The wonder of Javascript’s array

Array is one of the most important and elegant features in Javascript. Developers, especially those coming from statically typed languages like Java or C# tend to overlook the built-in methods of Javascript’s array.

Photo by Junsheng Chen on Unsplash

There are two main ways to create an array in Javascript.

Using class:

let a = new Array
let b = new Array(1, 2, 3)

and using syntax:

let c = []
let d = ['a', 'b', 'c']

Javascript is a dynamically typed language, so each item in the array can be of a different type. Think of it as an in Java, or in C#.

let a = [1, '🐓', '🥚', () => {}]
console.log(typeof a[0]) //number
console.log(typeof a[1]) //string
console.log(typeof a[2]) //string
console.log(typeof a[3]) //function

Four ways to loop through an array

There are more ways to traverse an array than the four methods listed here, but they are the ones I find most useful.

Traditional loop:

const a = ['🐓', 'and', '🥚']
for (let i = 0; i < a.length; i++) {
console.log(a[i])
}
//🐓
//and
//🥚

If you don’t need the index and just want to have access to the value of each item, syntax is more concise:

const a = ['🐓', 'and', '🥚']
for (const item of a) {
console.log(item)
}
//🐓
//and
//🥚

If functional programming is your jam, and are higher order functions that were introduced with ES6.

const a = ['🐓', 'and', '🥚']
const b = a.map((item, index) => {
console.log(index, item)
return index
})
//0 🐓
//1 and
//2 🥚
console.log(b)
//[0, 1, 2]

Similar to , traverses each item in the array. However, it does not return any value. Any return value inside the arrow function will just be ignored.

const a = ['🐓', 'and', '🥚']
a.forEach((item, index) => {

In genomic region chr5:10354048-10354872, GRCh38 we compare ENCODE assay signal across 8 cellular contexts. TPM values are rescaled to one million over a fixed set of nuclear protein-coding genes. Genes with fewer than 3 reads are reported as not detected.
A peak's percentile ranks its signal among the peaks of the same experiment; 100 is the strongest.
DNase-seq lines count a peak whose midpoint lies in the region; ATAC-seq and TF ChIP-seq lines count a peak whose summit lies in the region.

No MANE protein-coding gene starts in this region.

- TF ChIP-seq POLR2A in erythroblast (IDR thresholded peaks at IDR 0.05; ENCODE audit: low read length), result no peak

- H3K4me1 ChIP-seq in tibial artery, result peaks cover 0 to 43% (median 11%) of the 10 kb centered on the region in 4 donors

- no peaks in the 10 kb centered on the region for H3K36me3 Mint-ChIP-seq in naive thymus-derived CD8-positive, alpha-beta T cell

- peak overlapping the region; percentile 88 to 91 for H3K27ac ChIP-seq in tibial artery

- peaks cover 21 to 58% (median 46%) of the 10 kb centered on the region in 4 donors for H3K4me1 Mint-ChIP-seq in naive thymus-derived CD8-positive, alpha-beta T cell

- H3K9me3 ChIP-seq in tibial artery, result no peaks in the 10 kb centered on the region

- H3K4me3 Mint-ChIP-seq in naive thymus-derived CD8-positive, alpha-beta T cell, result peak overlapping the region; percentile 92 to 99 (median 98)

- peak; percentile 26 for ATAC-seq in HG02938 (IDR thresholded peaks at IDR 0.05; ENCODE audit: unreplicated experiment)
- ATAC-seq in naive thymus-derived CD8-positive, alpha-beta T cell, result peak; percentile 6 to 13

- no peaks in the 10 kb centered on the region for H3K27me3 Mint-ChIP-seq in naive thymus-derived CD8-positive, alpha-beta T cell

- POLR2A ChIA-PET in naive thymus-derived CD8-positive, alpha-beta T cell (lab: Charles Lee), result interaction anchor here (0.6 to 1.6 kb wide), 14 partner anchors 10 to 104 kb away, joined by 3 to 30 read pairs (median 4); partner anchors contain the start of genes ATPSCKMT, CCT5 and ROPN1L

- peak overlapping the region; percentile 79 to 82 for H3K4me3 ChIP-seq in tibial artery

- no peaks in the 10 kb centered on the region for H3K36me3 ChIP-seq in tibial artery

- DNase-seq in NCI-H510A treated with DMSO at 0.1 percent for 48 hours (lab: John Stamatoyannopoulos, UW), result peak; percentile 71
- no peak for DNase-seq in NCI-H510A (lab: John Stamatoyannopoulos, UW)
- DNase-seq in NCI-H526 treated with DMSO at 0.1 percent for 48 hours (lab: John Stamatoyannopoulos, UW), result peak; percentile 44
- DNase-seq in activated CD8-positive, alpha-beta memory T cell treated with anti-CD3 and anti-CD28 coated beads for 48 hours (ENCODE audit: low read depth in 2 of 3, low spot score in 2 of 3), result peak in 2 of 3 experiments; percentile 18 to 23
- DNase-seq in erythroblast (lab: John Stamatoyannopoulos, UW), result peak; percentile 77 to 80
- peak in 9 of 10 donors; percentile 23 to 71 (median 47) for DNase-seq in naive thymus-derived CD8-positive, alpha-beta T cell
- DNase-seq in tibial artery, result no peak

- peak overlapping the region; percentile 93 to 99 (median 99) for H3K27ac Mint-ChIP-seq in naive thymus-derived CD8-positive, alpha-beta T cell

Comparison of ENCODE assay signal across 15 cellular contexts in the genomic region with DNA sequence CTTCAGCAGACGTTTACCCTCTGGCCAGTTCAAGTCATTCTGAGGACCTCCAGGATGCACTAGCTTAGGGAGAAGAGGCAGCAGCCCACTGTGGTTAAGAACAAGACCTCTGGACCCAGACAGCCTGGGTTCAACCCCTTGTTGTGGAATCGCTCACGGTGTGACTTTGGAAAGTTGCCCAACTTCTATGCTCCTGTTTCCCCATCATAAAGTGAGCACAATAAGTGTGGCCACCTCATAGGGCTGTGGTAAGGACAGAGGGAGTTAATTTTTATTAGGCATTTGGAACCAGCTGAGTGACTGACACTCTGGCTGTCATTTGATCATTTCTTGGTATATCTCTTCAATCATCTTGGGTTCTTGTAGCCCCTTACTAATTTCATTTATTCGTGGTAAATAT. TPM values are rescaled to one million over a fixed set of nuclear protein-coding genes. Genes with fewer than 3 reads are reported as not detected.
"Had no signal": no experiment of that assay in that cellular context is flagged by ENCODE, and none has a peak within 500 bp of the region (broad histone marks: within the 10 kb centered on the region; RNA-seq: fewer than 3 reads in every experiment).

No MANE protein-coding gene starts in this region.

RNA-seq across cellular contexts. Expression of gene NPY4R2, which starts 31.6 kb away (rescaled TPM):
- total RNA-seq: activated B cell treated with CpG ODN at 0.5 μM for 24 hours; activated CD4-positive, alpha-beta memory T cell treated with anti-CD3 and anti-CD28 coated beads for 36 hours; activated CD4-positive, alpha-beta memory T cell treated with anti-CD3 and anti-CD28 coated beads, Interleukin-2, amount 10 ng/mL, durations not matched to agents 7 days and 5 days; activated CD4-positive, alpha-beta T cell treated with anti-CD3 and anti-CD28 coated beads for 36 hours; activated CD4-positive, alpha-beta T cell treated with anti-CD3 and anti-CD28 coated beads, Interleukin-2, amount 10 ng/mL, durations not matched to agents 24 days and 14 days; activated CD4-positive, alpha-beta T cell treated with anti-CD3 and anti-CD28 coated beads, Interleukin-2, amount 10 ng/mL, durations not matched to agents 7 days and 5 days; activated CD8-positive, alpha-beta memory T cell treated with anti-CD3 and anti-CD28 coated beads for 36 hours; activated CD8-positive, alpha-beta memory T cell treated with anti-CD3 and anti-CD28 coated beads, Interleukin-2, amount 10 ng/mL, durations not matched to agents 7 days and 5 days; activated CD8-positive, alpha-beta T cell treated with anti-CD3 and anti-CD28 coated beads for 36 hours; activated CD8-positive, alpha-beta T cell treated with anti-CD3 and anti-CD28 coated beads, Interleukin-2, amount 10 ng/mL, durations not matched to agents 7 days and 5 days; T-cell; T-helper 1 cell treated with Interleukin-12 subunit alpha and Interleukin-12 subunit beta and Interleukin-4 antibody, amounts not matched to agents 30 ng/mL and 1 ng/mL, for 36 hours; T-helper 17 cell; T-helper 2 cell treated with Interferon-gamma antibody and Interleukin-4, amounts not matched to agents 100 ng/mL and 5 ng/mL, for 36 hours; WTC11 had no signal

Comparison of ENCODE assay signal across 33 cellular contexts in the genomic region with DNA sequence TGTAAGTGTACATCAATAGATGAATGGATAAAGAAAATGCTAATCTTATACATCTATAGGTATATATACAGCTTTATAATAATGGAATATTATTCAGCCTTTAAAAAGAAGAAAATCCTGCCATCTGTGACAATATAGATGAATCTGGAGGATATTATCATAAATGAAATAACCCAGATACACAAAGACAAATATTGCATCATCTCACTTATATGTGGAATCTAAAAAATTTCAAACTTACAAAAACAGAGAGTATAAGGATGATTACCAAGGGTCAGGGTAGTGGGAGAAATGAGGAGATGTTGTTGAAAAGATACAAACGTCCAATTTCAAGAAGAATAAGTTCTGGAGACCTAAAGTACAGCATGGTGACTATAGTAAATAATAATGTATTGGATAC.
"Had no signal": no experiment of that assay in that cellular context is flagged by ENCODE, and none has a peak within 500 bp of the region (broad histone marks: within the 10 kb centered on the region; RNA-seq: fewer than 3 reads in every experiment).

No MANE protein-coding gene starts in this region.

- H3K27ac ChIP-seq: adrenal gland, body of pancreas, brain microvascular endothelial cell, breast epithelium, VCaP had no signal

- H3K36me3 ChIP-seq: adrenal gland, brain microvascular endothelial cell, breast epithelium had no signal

console.log(index, item)
return item //legal syntax, but will be ignored
})
//0 🐓
//1 and
//2 🥚

Using array as queue

A queue is defined as

In computer science, a queue is a collection of entities that are maintained in a sequence and can be modified by the addition of entities at one end of the sequence and the removal of entities from the other end of the sequence.

In short, a queue allows data to be accessed in a First-In-First-Out (FIFO)manner. Many programming languages have a dedicated data structure for a queue. An array would suffice in Javascript, with method to enqueue an item and method to dequeue an item.

const a = []
a.push('🥚') //a = ['🥚']
a.push('🐣') //a = ['🥚', '🐣']
a.push('🐓') //a = ['🥚', '🐣', '🐓']
let item = a.shift()
//item = '🥚'
//a = ['🐣', '🐓']
item = a.shift()
//item = '🐣'
//a = ['🐓']
item = a.shift()
//item = '🐓'
//a = []

Using array as stack

Stack is a data structure that supports First-In-Last-Out access principle. It is defined as:

In computer science, a stack is an abstract data type that serves as a collection of elements, with two main principal operations: Push, which adds an element to the collection, and. Pop, which removes the most recently added element that was not yet removed.

Javascript’s Array does have and methods that do exactly what it says on the tin.

const a = []
a.push('🥚') //a = ['🥚']
a.push('🐣') //a = ['🥚', '🐣']
a.push('🐓') //a = ['🥚', '🐣', '🐓']
let item = a.pop()
//item = '🐓'
//a = ['🥚', '🐣']
item = a.pop()
//item = '🐣'
//a = ['🥚']
item = a.pop()
//item = '🥚'
//a = []

Inserting items

As we have seen from the examples above, method adds an item at the end of the array. If you want to append another array to the end of the current array, is what you need.

const a = [1, 2, 3]
const b = [10, 11]
a.concat(b)
console.log(a)
//[1, 2, 3, 10, 11]

What’s about inserting an item at the other end?

method can be used to add an item at the beginning of the array. returns the length of the array after the item has been inserted.

const a = [1, 2, 3]
const length = a.unshift(0)
console.log(a)
//[0, 1, 2, 3]
console.log(length)
//4

Inserting an item in the middle of an array is also possible using method:

const a = [1, 2, 3]
a.splice(1, 0, 1.4) // a = [1, 1.4, 2, 4]
a.splice(2, 0, 1.5) // a = [1, 1.4, 1.5, 2, 4]

Removing items

will do the job.

const a = [1, 2, 3, 4]
a.splice(1,2)
console.log(a)
//[1, 4]

Conclusion

This article only scratches the surface of the wonder of Javascript’s array. Make sure you checkout the documentation for more in-depth information. What is your favourite feature of Javascript’s array?

Software developer